Recognizing Noisemakers during Women’s History Month

2 Mar

By Ed Sum
(The Vintage Tempest)

For much of March, Women’s History Month will have many events taking place all over the world to honour those who helped make this world great. Noisemakers: 25 Women Who Raised Their Voices & Changed the World – A Graphic Collection comes from the creators of Kazoo, a quarterly magazine for girls ages 5-12. This anthology encourages young readers to aim for the top. Plus, it’s a very affordable book!

The women profiled here did more than just inspire. While it’s easy to name Amelia Earhart and Joan of Arc, there’s a lot more. Hedy Lamarr is a brilliant inventor actress. The underlying radio technology she developed with composer George Antheil is in use today in the form of Bluetooth. Josephine Baker was more than just a spy during World War I. She was pivotal to the Civil Rights Movement afterwards–all while being a fabulous cabaret singer. Kate Warne was more than the first lady detective. She saved the life of President-Elect Abraham Lincoln and the list does not end there. In the literary front, Mary Shelley’s influence goes beyond simply writing Frankenstein.

The writer-artists who contributed to this book include Maris Wicks, Brittney Williams, Little Corvus, Chan Chau, Kiku Hughes, Yao Xiao, Sarah Winifred Searle, K.L. Ricks, Kat Leyh, Weshoyot Alvitre, Mari Naomi, Naomi Franquiz, Alitha E. Martinez, Emil Ferris, Lucy Knisley, Shauna J. Grant, Molly Brooks, Jackie Roche, Emily Flake, Ashley A. Woods, Sophie Goldstein, Erin Bried, Shannon Wright, Rosemary Valero-O’Connell, Rebecca Mock, and Lucy Bellwood.

Each of these talents have their own distinctive style to illustrate the story of each historical figure. To summarize the contributions of each noisemaker in a few pages is no easy task. There’s enough content to explain why these women were dedicated to their respective interests, and for those who to know more, I can easily picture an electronic version which can expand to show videos and highlight reels of their work. For example, even though Jacques Cousteau opened our eyes to the ocean and its many wonders, I feel it was Eugenie Clark who taught us how not to fear sharks!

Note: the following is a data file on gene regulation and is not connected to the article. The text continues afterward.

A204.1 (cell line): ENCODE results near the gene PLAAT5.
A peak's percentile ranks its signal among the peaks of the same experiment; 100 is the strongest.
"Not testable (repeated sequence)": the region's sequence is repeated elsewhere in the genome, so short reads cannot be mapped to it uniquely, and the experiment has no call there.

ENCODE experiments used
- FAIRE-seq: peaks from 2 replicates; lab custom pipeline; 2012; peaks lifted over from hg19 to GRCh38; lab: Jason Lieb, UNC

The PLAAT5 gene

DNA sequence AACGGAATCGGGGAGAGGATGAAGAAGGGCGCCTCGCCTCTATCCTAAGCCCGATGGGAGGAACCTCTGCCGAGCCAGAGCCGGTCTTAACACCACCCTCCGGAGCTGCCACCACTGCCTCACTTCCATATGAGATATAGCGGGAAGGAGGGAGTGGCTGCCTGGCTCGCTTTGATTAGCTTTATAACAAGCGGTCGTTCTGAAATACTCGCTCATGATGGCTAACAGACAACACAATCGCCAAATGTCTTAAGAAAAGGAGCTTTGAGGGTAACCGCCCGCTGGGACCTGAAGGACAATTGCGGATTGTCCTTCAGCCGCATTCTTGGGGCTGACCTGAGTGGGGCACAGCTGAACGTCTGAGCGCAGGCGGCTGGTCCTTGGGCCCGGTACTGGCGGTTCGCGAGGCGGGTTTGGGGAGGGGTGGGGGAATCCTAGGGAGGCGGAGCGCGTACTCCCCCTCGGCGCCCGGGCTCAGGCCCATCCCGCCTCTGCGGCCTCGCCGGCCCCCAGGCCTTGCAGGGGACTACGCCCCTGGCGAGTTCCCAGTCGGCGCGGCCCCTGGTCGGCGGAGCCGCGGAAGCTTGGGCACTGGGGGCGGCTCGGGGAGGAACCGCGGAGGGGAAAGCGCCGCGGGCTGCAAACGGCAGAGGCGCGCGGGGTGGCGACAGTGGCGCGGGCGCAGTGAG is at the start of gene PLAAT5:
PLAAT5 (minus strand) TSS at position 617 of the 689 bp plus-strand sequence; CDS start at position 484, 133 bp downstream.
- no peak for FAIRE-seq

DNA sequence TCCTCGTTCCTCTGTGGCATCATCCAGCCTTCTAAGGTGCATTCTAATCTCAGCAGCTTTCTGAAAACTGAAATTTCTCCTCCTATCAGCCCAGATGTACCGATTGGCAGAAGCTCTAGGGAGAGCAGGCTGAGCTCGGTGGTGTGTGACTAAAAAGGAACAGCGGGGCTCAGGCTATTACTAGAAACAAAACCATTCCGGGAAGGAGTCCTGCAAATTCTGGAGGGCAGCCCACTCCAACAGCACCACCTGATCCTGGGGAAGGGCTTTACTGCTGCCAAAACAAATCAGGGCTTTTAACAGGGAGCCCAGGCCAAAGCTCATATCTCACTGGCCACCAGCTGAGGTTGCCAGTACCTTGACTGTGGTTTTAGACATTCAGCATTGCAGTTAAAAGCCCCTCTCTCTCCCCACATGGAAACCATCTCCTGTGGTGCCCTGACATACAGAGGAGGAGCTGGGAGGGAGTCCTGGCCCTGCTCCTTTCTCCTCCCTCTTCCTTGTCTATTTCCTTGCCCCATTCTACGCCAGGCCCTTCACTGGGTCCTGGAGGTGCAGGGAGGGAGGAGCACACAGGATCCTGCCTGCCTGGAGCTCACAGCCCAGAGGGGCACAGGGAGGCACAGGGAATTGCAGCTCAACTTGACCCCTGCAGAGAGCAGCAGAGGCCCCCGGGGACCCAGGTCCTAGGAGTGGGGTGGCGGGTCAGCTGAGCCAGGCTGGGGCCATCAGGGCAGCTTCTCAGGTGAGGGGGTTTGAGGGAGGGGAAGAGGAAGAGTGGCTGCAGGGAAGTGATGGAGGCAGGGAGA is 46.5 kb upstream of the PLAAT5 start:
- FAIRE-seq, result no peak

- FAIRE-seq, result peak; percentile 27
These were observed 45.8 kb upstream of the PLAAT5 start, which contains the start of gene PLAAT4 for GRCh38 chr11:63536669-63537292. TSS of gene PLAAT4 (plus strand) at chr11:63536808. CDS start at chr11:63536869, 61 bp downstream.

They are all Wonder Women. When learning about any of these ladies in social studies can seem boring, perhaps using other methods of enlightenment can help. The illustrated form helps show what these ladies did. Audio visual aids exist for a reason as not everyone are textbook learners. I can easily imagine instructors asking students to write an essay to further explore why these ladies are truly pioneers. When the average class size in elementary schools is just exactly 25, to let students choose can be a challenge.

Table of Contents (not in order)

  • Mary Shelley by Emil Ferris (My Favorite Thing is Monsters)
  • Hallie Daggett by Rosemary Valero-O’Connell (Laura Dean Keeps Breaking Up With Me)
  • Josephine Baker by Alitha E. Martinez (Black Panther: World of Wakanda)
  • Julia Child by Lucy Knisley (Kid Gloves: Nine Months of Careful Chaos)
  • Hedy Lamarr by Sarah Winifred Searle (Sincerely, Harriet)
  • Jeanne Baret by Lucy Bellwood (Baggywrinkles: a Lubber’s Guide to Life at Sea)
  • Wangari Maathai by Brittney Williams (Patsy Walker, A.K.A. Hellcat!)
  • Raye Montague by Yao Xiao (Everything Is Beautiful, And I’m Not Afraid)
  • Eleanor Roosevelt by Emily Flake (Lulu Eightball)
  • Bessie Coleman by Shannon Wright (Betty Before X)
  • Ida Lewis by Rebecca Mock (Compass South)
  • Rosa Parks by Ashley A. Woods (Tomb Raider: Survivor’s Crusade)
  • Eugenie Clark by Maris Wicks (Primates)
  • Mary Anning, by Little Corvus (The Bridge: How the Roeblings Connected Brooklyn to New York)
  • Caroline Herschel by Chan Chau (Jim Henson’s The Storyteller: Sirens)
  • Emily Warren Roebling by Kiku Hughes (Displacement)
  • Madam C. J. Walker by K. L. Ricks (Naima)
  • Annie Londonderry by Kat Leyh (Lumberjanes)
  • Maria Tallchief by Weshoyot Alvitre (Alice Sixkiller)
  • Junko Tabei by MariNaomi (Dragon’s Breath and Other True Stories)
  • Frida Kahlo by Naomi Franquiz (The Unbeatable Squirrel Girl)
  • Maya Angelou by Shauna J. Grant (Princess Love Pon)
  • Kate Warne by Molly Brooks (Sanity & Tallulah)
  • Nelly Bly by Jackie Roche (Escape from Syria)
  • Mother Jones by Sophie Goldstein (House of Women)

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